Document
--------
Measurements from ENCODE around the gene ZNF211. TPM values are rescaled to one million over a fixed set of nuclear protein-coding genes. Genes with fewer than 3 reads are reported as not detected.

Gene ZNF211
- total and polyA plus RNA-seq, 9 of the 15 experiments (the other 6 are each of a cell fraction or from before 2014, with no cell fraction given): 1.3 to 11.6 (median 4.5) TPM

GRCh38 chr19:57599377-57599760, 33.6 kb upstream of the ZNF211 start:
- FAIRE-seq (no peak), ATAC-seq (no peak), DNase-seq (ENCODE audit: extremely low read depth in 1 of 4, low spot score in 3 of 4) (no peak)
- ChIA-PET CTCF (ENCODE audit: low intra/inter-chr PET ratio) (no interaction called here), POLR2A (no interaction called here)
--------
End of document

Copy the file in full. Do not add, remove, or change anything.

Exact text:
Measurements from ENCODE around the gene ZNF211. TPM values are rescaled to one million over a fixed set of nuclear protein-coding genes. Genes with fewer than 3 reads are reported as not detected.

Gene ZNF211
- total and polyA plus RNA-seq, 9 of the 15 experiments (the other 6 are each of a cell fraction or from before 2014, with no cell fraction given): 1.3 to 11.6 (median 4.5) TPM

GRCh38 chr19:57599377-57599760, 33.6 kb upstream of the ZNF211 start:
- FAIRE-seq (no peak), ATAC-seq (no peak), DNase-seq (ENCODE audit: extremely low read depth in 1 of 4, low spot score in 3 of 4) (no peak)
- ChIA-PET CTCF (ENCODE audit: low intra/inter-chr PET ratio) (no interaction called here), POLR2A (no interaction called here)